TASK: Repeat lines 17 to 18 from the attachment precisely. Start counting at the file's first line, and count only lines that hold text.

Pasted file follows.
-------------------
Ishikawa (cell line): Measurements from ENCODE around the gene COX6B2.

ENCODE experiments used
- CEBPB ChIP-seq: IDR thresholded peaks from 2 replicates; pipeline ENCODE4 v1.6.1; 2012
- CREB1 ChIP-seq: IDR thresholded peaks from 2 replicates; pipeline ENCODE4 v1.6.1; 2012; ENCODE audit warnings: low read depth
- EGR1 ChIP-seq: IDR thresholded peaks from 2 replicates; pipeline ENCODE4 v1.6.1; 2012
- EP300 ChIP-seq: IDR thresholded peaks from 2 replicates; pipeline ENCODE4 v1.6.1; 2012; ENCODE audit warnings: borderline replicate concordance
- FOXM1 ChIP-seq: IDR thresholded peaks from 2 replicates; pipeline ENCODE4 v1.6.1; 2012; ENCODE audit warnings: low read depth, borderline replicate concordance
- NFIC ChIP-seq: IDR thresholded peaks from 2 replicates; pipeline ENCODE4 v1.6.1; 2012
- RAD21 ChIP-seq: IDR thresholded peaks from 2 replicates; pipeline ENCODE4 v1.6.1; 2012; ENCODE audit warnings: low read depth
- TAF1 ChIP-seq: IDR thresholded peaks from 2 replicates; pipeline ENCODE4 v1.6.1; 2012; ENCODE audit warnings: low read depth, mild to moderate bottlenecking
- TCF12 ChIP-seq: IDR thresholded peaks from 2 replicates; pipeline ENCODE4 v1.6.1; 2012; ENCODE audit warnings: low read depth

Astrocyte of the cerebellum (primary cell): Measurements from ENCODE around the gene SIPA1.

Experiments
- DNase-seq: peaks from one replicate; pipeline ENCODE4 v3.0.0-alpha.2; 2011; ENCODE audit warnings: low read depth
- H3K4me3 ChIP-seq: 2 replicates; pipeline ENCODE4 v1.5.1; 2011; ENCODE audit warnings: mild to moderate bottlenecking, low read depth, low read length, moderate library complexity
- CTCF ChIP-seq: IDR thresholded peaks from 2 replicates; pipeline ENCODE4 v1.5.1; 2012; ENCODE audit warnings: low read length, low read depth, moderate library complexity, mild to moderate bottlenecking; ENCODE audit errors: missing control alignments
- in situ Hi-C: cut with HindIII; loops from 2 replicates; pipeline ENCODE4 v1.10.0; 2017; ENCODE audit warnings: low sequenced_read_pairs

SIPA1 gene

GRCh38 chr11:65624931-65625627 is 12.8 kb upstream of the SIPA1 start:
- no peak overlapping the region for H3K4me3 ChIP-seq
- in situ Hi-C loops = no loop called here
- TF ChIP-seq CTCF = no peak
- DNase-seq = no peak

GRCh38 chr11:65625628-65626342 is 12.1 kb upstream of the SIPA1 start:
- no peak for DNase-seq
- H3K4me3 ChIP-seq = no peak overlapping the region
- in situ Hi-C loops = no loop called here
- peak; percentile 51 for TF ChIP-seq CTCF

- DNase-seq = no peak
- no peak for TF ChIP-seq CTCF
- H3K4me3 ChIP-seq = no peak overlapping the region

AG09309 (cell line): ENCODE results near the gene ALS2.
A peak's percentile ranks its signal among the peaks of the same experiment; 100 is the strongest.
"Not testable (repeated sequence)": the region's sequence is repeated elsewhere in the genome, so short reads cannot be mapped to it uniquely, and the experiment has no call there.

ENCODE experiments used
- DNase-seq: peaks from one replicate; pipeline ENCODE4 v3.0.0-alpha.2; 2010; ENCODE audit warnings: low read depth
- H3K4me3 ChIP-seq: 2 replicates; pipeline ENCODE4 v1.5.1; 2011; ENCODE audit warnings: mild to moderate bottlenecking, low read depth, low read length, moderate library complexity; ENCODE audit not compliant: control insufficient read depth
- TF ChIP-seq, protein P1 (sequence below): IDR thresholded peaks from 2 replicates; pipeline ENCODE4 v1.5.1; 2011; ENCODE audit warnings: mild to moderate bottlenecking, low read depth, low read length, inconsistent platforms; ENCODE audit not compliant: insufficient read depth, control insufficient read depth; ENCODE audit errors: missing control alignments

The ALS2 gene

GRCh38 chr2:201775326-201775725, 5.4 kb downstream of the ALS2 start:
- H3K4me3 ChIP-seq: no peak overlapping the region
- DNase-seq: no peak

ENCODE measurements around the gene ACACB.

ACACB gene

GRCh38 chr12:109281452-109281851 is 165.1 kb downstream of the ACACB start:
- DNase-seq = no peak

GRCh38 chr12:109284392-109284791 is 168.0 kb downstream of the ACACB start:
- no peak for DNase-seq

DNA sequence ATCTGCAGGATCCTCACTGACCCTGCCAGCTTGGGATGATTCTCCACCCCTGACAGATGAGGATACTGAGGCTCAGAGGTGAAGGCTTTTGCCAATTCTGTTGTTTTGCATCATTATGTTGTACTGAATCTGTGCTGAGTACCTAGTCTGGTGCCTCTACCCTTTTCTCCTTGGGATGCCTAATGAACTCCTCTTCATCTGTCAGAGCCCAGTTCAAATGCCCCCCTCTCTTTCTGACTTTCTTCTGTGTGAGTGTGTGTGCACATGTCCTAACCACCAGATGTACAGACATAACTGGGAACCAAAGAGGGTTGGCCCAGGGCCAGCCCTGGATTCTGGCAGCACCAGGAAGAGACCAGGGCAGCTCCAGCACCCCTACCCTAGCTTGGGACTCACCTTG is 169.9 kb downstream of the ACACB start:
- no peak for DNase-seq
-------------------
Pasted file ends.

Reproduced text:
- in situ Hi-C: cut with HindIII; loops from 2 replicates; pipeline ENCODE4 v1.10.0; 2017; ENCODE audit warnings: low sequenced_read_pairs

SIPA1 gene